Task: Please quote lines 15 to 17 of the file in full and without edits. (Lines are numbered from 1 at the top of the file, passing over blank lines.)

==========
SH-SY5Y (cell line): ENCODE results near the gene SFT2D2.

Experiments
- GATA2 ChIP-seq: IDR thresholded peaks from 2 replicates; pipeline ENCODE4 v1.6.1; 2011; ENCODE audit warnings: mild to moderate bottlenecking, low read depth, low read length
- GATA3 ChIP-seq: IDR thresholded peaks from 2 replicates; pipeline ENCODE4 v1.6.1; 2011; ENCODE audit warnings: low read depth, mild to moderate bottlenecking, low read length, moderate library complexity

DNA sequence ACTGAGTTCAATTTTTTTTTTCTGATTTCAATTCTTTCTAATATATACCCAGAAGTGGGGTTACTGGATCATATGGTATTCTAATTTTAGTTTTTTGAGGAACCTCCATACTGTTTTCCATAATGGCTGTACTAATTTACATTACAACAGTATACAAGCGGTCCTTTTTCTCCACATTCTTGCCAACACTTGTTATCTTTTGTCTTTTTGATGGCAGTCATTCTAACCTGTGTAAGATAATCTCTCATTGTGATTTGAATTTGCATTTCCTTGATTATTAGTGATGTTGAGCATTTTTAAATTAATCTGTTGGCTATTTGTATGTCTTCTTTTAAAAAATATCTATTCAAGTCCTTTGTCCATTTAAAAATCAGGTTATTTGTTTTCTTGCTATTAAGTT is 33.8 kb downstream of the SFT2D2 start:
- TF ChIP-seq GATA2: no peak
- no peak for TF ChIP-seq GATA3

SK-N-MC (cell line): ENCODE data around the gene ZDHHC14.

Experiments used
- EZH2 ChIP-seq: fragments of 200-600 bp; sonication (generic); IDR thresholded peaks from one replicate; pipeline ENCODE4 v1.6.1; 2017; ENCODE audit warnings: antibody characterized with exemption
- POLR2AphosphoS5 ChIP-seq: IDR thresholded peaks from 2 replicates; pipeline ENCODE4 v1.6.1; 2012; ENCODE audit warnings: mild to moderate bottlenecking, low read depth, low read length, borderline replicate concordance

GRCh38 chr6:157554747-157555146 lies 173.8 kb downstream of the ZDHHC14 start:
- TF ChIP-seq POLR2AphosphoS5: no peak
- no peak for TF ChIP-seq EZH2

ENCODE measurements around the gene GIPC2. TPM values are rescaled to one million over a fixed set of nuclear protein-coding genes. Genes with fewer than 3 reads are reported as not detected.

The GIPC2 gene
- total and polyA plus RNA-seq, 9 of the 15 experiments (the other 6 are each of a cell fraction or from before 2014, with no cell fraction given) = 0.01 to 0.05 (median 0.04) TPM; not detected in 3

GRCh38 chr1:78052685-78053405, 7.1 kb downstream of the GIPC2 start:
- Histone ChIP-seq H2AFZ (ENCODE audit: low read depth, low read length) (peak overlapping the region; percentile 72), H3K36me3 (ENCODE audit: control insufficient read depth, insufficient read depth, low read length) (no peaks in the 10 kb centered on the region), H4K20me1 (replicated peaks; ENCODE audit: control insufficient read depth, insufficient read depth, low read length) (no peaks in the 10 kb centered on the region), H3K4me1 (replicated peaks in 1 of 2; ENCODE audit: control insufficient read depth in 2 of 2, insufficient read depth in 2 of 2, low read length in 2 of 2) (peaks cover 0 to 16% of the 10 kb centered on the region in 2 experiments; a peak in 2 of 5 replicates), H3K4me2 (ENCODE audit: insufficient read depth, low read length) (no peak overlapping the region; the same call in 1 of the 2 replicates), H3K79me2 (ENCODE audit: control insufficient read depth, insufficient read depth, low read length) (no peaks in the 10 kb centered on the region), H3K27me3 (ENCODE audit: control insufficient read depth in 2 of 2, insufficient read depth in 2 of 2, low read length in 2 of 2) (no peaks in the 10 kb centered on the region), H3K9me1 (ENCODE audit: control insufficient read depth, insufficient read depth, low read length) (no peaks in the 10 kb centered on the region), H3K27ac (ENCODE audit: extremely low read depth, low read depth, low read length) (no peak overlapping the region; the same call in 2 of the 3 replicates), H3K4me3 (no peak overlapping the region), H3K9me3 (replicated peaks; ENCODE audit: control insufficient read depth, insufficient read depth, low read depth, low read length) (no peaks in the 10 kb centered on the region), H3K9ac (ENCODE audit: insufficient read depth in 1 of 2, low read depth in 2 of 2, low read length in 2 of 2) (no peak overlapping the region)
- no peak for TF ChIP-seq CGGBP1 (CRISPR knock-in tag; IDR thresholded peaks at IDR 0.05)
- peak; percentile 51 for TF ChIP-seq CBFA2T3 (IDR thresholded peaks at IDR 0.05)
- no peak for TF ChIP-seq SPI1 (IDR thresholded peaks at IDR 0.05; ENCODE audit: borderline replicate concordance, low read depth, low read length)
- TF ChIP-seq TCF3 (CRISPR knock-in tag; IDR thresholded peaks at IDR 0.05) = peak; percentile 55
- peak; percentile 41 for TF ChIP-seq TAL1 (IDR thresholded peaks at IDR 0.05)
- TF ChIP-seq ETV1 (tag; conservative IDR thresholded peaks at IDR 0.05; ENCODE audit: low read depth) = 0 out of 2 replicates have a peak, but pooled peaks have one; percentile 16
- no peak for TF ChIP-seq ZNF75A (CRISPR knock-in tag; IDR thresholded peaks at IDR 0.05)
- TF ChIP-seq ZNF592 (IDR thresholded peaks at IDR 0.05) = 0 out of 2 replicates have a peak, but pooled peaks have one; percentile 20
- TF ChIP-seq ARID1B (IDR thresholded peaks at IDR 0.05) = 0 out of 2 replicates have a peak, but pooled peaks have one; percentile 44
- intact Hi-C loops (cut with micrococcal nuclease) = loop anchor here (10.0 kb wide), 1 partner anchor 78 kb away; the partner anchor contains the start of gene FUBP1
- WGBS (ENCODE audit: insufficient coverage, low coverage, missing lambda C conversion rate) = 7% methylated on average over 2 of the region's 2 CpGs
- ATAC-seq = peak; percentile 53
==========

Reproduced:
ENCODE measurements around the gene GIPC2. TPM values are rescaled to one million over a fixed set of nuclear protein-coding genes. Genes with fewer than 3 reads are reported as not detected.

The GIPC2 gene
- total and polyA plus RNA-seq, 9 of the 15 experiments (the other 6 are each of a cell fraction or from before 2014, with no cell fraction given) = 0.01 to 0.05 (median 0.04) TPM; not detected in 3